Society Turned Me Into A Player, But You Say It Like It's A Bad Thing

"Are you a player?" he asked me as we walked down the street.

"No, I just crush a lot," I smiled.

I went home alone that night and I called my friend. "I only date players," I said.

"You're the biggest player I know," she told me with no hesitation.

No. No, no, no, no. I can't be a player.

The word "player" has such a negative connotation. It means he's leading you on -- he's acting like he's more interested in you than he really is.

A player is also someone who's dating you and multiple other people at the same time. But because the relationship isn't "real," or defined, you can't consider it cheating.

A player is cheating the system; they're playing the game.

When I first started using Tinder, I loved how guys were always ready for a Tuesday night date.

You could swipe right in one second and your date would be waiting for you at a local bar just a couple hours later.

It was easy and simple, and it made the whole question of compatibility easy to distinguish. You actually met the person right away.

Going on a Tinder/Bumble/DM date was like eating a taco on taco Tuesday. It was convenient, it was fun and it was socially acceptable.

But after a while, you take a break from tacos and you come back and sit and wait and eventually think about getting more tacos. But no one asks you to go get tacos when you want them to.

When you start to date people, they could be seeing someone else. You know it and I know it, this isn't your first taco.

There's no rule book for when it's inappropriate or hurtful to go on dates with someone else throughout the dating process.

But in the times we live in, where love is a numbers game, quantity has become must more important than quality. Therefore, people aren't all that interested in solidifying relationships.

So, if and when you do find someone you connect with, you latch onto them.

This is why dating shows like "Bachelor in Paradise" and "Coupled" now seem more real.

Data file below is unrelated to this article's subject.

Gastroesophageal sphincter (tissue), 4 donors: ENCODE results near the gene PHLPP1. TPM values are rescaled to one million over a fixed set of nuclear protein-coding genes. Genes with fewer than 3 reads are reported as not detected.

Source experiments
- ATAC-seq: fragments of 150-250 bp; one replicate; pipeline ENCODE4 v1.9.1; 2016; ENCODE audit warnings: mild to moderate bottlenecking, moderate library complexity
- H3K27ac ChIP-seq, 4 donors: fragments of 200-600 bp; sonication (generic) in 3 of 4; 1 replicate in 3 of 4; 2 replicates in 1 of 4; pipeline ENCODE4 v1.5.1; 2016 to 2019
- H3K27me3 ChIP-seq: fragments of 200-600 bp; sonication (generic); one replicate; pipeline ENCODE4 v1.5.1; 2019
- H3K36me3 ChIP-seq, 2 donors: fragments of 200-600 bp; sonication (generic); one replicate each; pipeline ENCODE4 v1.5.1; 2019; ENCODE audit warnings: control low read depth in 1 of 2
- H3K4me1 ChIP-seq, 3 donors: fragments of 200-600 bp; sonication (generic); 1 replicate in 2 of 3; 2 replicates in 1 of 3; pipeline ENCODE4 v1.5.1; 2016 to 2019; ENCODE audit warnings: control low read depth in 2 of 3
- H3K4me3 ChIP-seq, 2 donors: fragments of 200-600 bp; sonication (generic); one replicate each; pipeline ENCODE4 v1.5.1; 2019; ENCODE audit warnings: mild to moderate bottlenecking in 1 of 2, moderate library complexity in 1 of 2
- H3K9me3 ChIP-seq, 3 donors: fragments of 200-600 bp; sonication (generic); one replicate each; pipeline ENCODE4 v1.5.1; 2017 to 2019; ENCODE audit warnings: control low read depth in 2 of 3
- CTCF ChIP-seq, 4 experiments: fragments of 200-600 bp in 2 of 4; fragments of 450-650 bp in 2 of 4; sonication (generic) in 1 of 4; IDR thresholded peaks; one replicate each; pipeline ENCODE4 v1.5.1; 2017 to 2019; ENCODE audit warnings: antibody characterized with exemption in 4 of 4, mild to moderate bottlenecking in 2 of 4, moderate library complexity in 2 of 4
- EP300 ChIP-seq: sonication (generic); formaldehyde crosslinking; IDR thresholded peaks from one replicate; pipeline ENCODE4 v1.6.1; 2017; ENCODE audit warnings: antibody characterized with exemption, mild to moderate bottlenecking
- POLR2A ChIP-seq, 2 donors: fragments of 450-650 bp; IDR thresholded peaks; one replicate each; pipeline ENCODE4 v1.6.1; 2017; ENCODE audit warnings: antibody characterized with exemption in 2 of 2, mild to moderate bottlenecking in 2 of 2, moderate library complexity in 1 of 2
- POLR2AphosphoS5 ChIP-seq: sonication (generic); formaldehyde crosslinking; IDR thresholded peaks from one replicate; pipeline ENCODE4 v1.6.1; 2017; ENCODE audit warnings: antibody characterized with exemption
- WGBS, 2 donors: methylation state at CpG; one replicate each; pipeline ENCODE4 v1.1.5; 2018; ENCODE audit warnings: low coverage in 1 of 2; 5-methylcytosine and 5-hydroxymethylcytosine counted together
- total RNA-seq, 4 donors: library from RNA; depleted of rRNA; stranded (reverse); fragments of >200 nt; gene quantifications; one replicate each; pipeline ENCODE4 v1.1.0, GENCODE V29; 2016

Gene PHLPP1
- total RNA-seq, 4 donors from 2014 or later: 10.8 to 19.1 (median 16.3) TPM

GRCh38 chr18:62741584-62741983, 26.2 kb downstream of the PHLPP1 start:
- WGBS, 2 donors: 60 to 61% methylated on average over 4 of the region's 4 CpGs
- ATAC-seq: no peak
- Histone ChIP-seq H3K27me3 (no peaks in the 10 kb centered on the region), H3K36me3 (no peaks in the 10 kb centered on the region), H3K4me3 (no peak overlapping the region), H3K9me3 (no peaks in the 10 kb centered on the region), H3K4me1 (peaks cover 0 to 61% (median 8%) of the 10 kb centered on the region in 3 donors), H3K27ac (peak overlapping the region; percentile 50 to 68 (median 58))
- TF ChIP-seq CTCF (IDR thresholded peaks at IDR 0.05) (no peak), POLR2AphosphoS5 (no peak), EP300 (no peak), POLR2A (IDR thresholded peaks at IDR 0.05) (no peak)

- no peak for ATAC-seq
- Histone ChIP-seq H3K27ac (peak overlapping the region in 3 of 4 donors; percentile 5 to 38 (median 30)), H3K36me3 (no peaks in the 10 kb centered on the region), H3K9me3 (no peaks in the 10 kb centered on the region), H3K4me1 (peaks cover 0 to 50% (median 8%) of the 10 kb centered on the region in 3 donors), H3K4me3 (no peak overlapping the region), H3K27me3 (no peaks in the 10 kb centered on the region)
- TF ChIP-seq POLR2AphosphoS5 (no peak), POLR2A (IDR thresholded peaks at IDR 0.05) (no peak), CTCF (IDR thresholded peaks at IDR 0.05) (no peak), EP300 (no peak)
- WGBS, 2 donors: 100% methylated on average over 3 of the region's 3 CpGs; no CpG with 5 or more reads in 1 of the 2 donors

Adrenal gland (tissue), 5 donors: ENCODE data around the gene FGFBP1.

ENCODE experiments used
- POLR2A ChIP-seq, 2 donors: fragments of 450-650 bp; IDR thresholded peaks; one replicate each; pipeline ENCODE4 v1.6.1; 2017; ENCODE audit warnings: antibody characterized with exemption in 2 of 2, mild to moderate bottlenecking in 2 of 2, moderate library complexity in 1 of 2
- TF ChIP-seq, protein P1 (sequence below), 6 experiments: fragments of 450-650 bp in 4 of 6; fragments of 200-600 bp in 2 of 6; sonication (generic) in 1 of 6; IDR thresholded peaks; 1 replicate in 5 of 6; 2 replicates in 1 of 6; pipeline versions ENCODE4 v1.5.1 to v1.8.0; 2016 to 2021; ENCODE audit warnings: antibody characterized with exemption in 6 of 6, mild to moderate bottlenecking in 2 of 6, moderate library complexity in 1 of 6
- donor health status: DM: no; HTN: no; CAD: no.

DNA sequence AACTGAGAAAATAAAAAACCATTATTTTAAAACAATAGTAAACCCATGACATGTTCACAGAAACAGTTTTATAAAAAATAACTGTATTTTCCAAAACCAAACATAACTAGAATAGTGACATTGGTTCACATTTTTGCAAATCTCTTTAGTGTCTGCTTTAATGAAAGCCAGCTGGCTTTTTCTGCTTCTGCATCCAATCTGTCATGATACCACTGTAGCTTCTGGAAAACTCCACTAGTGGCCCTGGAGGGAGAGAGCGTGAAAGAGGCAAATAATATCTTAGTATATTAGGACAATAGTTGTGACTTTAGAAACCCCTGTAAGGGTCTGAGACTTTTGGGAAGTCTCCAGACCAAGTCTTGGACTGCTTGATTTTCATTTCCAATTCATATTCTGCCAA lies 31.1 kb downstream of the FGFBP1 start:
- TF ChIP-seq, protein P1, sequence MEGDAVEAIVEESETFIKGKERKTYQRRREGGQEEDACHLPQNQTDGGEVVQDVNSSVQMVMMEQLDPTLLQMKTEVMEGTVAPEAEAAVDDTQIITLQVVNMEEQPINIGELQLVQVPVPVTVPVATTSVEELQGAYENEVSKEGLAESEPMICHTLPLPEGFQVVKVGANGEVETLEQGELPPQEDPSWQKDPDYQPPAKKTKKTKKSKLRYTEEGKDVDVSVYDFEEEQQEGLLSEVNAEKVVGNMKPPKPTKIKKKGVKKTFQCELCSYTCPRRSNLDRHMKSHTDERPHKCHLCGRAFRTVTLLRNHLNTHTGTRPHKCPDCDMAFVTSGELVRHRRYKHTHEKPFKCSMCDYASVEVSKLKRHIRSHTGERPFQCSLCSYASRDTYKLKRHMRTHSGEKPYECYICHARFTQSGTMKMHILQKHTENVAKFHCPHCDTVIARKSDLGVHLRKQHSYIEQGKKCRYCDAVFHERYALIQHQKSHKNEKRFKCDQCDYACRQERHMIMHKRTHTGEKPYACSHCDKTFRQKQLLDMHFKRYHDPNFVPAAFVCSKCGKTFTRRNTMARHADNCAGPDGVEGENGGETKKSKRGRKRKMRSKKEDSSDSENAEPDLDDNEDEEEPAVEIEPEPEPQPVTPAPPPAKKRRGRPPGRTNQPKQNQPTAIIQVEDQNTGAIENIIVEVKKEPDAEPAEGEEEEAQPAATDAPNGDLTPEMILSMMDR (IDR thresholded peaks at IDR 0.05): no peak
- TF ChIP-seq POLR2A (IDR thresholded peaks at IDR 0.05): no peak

In "Coupled," a group of girls meet one guy and decide if they're interested in him. If they are, they go to the bar. The man meets them after he's had individual conversations with them all.

At the bar, he chooses two women and has 24 hours with them before he chooses which one he wants to stay at the Couples Villa with and which he wants to send back.

In a two-on-one date he has to decide who he likes after only 10 minutes of conversation. For some, the experience works, for others, they find out they're not compatible.

Now, as someone who's had connections with everyone from her Uber driver to her next door neighbor, choosing one guy in a short amount of time seems radical.

So, I get back to my point.

The lie I tell myself: I can't be a player because I've never been in an exclusive relationship. It's OK to go on one date a week, seven dates a week or no dates a week as a single woman.

But do you know what this does? This makes me a player.

I find I'm distancing myself from guys and I especially wouldn't dare get close to one, even if I actually liked him.

My friends tell me until there's a set commitment, I don't have a man and I can do whatever I please.

Doing whatever I want and not taking someone else's feelings into consideration isn't going to ever get me a relationship though, it's only going to perpetuate this player mentality.

Last week, my friend turned to me and asked, "Besides book club, is there anything else you do besides date?"

I took a sip of my mocha and realized I've officially been pigeon-holed as the city girl all of my friends warned me about. You know, that "Sex in the City," Carrie Bradshaw kind of chick.

But you know what? For now, I'm happy and content to be living my life this way.